On another note, while in Texas, be prepared to put in a 5-10 minute buffer between activities where you need to be somewhere on time. You’ll have conversations with everyone, from the cashier at Whole Foods to your cabbie to the doorman, about anything and everything. They take friendliness to a whole new level here, and for this Chicago native, it’s refreshing (except when you’re running late and don’t want to be rude and the conversation is interesting and…). Enjoy!

  • I could ring your neck for that close-up of the ribs!!!!!!!!!!!!!!

  • l love reading about your eating adventures when you visit the U.S. Sometimes I wonder if you aren’t a wee bit underfed in France?

  • Still trying to get you to Maui, David…I’ll up the ante with several quarts of fresh passion fruit juice in my freezer for you to play with! (Boy, do I miss good barbeque)

  • If you ever get to Austin, you must visit the city of Lockhart. For me, this is the epicenter of Texas BBQ. However, you’d have to drive – it is definitely too far to walk.

  • I know everyone means well when they tell you where you will get the best eating experience but…BBQ is such a subjective thing. Every time I see a new bbq joint, I stop, go in and ask for a sample. I am so picky about the amount of smoke flavor and the texture of the meat that I cannot commit to dining until I’ve tasted the flavor base and gaged the chew factor! Nobody can do that for you. Of course, when visiting from out of town and traveling on foot, it’s easier said than done; you are pretty much stuck!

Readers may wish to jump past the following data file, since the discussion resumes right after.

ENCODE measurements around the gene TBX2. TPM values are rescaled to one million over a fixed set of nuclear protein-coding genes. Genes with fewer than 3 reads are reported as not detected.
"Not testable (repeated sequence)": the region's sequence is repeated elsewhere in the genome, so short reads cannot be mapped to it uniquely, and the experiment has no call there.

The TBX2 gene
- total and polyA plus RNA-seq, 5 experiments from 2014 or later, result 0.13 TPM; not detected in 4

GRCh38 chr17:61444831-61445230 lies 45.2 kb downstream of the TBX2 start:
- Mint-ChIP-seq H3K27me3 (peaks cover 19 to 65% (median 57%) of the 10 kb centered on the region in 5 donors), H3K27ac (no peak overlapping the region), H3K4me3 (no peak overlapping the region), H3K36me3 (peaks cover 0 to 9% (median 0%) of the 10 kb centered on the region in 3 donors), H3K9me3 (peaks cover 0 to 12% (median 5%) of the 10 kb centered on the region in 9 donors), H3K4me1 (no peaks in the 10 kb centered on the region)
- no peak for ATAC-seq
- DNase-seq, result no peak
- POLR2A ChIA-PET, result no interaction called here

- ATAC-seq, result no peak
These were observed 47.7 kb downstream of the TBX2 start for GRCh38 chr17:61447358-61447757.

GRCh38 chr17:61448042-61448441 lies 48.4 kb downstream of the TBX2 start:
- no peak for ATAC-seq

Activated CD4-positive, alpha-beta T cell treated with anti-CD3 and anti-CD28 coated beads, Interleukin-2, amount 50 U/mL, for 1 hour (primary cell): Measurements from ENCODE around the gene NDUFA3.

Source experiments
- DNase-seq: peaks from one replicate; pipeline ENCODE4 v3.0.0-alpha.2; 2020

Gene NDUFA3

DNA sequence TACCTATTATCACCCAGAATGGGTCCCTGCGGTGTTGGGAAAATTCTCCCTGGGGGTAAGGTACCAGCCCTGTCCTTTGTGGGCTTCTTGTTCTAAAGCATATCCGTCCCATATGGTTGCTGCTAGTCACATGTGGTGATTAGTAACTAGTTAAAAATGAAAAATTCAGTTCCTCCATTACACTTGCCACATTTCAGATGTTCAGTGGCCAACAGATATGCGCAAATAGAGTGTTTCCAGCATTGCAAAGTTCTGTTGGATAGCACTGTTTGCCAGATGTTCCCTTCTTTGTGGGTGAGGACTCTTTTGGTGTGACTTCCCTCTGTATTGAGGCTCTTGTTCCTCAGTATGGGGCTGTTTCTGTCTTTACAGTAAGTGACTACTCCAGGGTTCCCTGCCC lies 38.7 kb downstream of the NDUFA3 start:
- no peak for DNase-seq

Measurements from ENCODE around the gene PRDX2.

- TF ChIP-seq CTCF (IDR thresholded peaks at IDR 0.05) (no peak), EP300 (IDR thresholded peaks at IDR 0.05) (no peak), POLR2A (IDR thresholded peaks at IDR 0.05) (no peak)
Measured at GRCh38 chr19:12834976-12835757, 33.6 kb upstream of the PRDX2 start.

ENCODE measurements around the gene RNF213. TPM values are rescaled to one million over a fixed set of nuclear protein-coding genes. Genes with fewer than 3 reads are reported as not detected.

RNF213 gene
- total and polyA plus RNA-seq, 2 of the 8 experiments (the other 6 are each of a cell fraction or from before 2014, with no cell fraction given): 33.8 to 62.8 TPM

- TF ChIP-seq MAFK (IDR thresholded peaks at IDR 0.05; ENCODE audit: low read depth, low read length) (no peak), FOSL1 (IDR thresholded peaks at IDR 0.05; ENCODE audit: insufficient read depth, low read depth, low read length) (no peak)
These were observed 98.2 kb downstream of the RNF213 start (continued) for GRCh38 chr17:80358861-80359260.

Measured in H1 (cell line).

• Thanks….that’s how I feel….but I also admit, I don’t even like BBQ…or it doesn’t like me….thus do NOT try and tell me what’s the best.

  • I just reviewed a f Tex-Mex cookbook done by a a freelance food writer and chronicler that has a blog in a Swedish magazine. Anyway,, now I have a craving for Texas BBQ. The Texas Roadhouse around here just does not cut it plus it is a 45 minute drive. I miss those food trucks and pickup trucks that used to be on the side of the road. I agree with you that sometimes those crowd sourcing website people are off target and many people I know too. A lot of Americans do even like to walk parking lots. I like to walk too and miss all the walking I did in Europe where they do not think of it as strange. There are some places I believe in the United States where walking is more common. Oh, it it used to be a two hour drive in Texas was nothing.